Q for G: Do you have to adjust your mindset if you're asked to get 4 or 5 outs rather than 3? Also, is it different if you're facing the heart of the order rather than the bottom?
G's A: You do have to adjust your mindset. [He made some fishing reference that I didn't understand -- something about going out to catch one kind of fish and actually catching another kind.] There's nothing like going out there with the game on the line, and you have to try to get yourself pumped up that much when you go in for longer.

Q for both: What are meals like on game days?
G's A: I'd prefer more fish [as in fish he caught]. I like chicken breast. And Chipotle.
K's A: I like to mix it up. Sandwiches and stuff. I don't like to eat a lot on game days -- that makes me sleepy. I don't want to get too full.

Q for both: Has Kurt razzed Glen yet about the homer he off you in college?
G's A: I'll never forget that. That was huge it went into a pond outside the field or something like that.
K's A: I hit that with my eyes closed. Just kidding. Glen mixes up his pitches really well, so you have to really focus to get a hit off him. I just focused on one.

Q for G: Do you use sabermetrics and PitchFx to figure out how to pitch to hitters?
G's A: I'd like to use that stuff for more fishing. Actually those things are more for players as a whole rather than for situational stuff. Scouting reports are better for pitch selection and situations. I love sabermetrics, but they're for bigger sample sizes.

Q for both: What were your impressions on the expanded replay used the other day?
K's A: Took too long.
G's A: I was already off fishing by the time it happened.
K's A continued: As a concept, I can see how you want to get the calls right, but it takes away the human element. Sometimes you need that so you can catch some breaks that will help you win games and get you to the playoffs. But you do want to get the calls right. We'll see how it plays out. However, in Target Field in April on a cold day if takes 2 1/2 minutes to make the call, players won't like that.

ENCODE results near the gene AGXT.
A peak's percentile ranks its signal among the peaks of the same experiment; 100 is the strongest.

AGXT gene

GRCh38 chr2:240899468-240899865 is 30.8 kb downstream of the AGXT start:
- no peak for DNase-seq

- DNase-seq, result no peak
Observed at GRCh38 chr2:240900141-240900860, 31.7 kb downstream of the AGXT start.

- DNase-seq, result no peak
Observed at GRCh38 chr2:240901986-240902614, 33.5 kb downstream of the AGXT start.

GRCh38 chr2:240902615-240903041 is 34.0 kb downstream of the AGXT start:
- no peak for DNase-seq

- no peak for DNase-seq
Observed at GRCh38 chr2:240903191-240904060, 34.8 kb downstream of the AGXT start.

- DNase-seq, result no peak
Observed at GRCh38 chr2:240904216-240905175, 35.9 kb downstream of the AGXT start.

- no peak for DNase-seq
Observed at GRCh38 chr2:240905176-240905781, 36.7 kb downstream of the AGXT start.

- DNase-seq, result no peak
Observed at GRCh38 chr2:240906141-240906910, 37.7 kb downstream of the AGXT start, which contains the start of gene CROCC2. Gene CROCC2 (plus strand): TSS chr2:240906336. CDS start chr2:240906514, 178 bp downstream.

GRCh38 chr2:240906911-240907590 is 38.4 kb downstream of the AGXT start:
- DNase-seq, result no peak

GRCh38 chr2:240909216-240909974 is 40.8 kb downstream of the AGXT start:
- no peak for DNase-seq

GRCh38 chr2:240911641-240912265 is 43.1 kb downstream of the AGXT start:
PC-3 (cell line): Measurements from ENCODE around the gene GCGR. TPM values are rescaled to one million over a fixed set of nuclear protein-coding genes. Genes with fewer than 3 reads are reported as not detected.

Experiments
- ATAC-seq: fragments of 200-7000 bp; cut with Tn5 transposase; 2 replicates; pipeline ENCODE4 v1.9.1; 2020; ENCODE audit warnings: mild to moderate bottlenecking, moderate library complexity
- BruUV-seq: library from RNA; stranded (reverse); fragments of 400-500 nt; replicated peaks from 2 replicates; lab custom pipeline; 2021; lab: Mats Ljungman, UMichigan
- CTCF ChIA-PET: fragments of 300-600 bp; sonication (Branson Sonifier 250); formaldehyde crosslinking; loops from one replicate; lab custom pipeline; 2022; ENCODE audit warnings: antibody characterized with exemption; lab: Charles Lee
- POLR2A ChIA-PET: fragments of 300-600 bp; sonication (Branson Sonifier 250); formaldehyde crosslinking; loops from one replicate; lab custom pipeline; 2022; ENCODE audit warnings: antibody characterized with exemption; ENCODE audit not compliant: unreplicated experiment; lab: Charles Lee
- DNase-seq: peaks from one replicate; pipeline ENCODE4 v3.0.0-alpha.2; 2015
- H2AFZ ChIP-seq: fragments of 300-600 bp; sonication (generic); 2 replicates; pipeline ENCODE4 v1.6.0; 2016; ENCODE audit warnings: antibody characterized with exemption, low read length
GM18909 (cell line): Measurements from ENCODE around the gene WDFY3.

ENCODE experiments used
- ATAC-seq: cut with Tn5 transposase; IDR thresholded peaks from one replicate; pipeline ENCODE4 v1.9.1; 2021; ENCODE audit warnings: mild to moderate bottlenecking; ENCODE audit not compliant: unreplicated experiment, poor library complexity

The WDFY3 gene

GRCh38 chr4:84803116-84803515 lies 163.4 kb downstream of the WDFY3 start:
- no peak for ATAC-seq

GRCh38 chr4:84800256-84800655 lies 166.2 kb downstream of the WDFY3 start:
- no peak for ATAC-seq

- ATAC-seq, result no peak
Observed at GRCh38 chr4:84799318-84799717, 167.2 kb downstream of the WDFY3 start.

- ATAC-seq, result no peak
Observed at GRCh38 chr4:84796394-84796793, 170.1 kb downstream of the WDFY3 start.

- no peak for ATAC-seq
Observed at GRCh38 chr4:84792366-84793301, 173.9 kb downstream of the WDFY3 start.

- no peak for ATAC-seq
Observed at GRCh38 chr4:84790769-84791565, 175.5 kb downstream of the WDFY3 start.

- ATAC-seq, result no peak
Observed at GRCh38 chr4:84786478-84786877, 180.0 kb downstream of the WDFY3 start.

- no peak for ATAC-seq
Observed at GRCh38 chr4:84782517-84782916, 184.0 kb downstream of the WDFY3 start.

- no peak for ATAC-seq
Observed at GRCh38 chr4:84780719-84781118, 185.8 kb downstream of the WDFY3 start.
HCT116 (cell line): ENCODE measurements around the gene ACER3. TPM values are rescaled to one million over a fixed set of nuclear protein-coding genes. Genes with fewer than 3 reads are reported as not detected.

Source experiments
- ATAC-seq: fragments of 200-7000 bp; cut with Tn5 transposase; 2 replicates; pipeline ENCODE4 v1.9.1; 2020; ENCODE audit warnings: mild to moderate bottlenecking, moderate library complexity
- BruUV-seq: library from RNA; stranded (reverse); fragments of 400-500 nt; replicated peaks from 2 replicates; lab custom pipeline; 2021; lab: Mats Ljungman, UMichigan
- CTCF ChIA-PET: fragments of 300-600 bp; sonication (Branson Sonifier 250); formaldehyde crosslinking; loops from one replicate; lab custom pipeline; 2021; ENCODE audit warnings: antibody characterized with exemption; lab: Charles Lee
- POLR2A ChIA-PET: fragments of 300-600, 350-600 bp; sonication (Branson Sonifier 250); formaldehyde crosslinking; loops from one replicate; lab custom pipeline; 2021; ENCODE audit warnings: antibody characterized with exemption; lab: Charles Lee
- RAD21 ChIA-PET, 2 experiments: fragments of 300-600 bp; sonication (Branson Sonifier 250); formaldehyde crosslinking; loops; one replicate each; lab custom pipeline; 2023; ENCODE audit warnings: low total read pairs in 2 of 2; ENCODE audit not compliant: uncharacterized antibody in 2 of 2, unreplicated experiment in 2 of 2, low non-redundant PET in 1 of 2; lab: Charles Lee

G's A continued: I've always been pro-getting the call right. But Kurt makes a good point. I never thought about a cold day. My arm would get cold in a hurry if I have to stand there for 2 1/2 minutes. They got to do what they can to keep the game moving along.

Q for K: With all the talk of concussions, what's been your experience? And what's your view on equipment and neck-strengthening exercises?
K's A: I've never had major issues. I've had my bell rung a couple times. I don't know if there's anything to be done. You get 90mph pitches fouled off your facemask. It's part of the game. I guess that's why they call them tools of ignorance.

Q for both: What's it like to work with great former players like Paul Molitor and Rod Carew as coaches?
G's A: They have this calming influence. Honored to have great players parlay their experience into coaching.
K's A: I'm in awe to talk to them on a daily basis. They've been there before, they've been through the ups and downs. They can talk about their successes. I'm blown away to have them around, they make you a better player.

Q for K: What do you do when a young pitcher shakes you off?
K's A: I'm not a fan of being adamant about my pitch selections, so I'll go talk to him to find out why he wants to throw what he wants to throw. There's no sense in making him throw something he doesn't want to. If he can't throw a pitch with conviction, it's no good to anybody. It makes all the difference in the world if his heart is in the pitch.

Monday, June 24, 2013

Injury Report: Pelfrey's Back

On Sunday, the Twins placed RHP Mike Pelfrey on the 15-day DL, retroactive to June 19 (the last time he pitched), with a strained back.

His back tightened up during pre-game exercising on Saturday. He couldn't get it loose before his scheduled start on Sunday, so on the DL he went.

There's no indication of whether he'll be able to return when he's eligible, but it's doubtful this injury is serious.